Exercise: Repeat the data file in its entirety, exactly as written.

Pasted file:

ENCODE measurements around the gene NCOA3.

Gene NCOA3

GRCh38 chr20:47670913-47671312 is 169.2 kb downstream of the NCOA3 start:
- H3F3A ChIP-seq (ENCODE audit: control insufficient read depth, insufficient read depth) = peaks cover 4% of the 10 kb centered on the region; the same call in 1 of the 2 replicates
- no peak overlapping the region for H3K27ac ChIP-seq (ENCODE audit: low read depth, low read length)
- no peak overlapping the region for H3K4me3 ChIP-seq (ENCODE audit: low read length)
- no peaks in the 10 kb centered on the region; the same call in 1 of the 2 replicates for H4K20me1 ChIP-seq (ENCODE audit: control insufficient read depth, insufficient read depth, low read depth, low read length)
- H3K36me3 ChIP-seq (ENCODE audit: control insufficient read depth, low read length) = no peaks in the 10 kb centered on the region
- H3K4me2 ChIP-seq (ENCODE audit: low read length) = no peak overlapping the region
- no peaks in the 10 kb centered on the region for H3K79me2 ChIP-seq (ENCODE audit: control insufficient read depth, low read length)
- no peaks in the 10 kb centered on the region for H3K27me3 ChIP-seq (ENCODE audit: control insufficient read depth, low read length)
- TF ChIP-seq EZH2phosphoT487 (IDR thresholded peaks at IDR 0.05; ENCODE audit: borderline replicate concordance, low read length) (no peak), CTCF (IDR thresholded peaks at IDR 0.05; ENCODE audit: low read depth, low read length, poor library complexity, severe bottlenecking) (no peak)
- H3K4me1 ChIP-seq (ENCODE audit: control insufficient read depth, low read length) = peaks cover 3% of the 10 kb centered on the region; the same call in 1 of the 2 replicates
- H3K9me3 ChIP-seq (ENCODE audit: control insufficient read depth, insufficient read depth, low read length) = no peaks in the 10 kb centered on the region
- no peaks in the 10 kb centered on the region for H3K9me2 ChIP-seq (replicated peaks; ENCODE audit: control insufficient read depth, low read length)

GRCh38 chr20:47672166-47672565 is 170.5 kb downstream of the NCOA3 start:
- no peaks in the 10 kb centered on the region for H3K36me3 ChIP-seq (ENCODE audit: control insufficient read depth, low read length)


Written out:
ENCODE measurements around the gene NCOA3.

Gene NCOA3

GRCh38 chr20:47670913-47671312 is 169.2 kb downstream of the NCOA3 start:
- H3F3A ChIP-seq (ENCODE audit: control insufficient read depth, insufficient read depth) = peaks cover 4% of the 10 kb centered on the region; the same call in 1 of the 2 replicates
- no peak overlapping the region for H3K27ac ChIP-seq (ENCODE audit: low read depth, low read length)
- no peak overlapping the region for H3K4me3 ChIP-seq (ENCODE audit: low read length)
- no peaks in the 10 kb centered on the region; the same call in 1 of the 2 replicates for H4K20me1 ChIP-seq (ENCODE audit: control insufficient read depth, insufficient read depth, low read depth, low read length)
- H3K36me3 ChIP-seq (ENCODE audit: control insufficient read depth, low read length) = no peaks in the 10 kb centered on the region
- H3K4me2 ChIP-seq (ENCODE audit: low read length) = no peak overlapping the region
- no peaks in the 10 kb centered on the region for H3K79me2 ChIP-seq (ENCODE audit: control insufficient read depth, low read length)
- no peaks in the 10 kb centered on the region for H3K27me3 ChIP-seq (ENCODE audit: control insufficient read depth, low read length)
- TF ChIP-seq EZH2phosphoT487 (IDR thresholded peaks at IDR 0.05; ENCODE audit: borderline replicate concordance, low read length) (no peak), CTCF (IDR thresholded peaks at IDR 0.05; ENCODE audit: low read depth, low read length, poor library complexity, severe bottlenecking) (no peak)
- H3K4me1 ChIP-seq (ENCODE audit: control insufficient read depth, low read length) = peaks cover 3% of the 10 kb centered on the region; the same call in 1 of the 2 replicates
- H3K9me3 ChIP-seq (ENCODE audit: control insufficient read depth, insufficient read depth, low read length) = no peaks in the 10 kb centered on the region
- no peaks in the 10 kb centered on the region for H3K9me2 ChIP-seq (replicated peaks; ENCODE audit: control insufficient read depth, low read length)

GRCh38 chr20:47672166-47672565 is 170.5 kb downstream of the NCOA3 start:
- no peaks in the 10 kb centered on the region for H3K36me3 ChIP-seq (ENCODE audit: control insufficient read depth, low read length)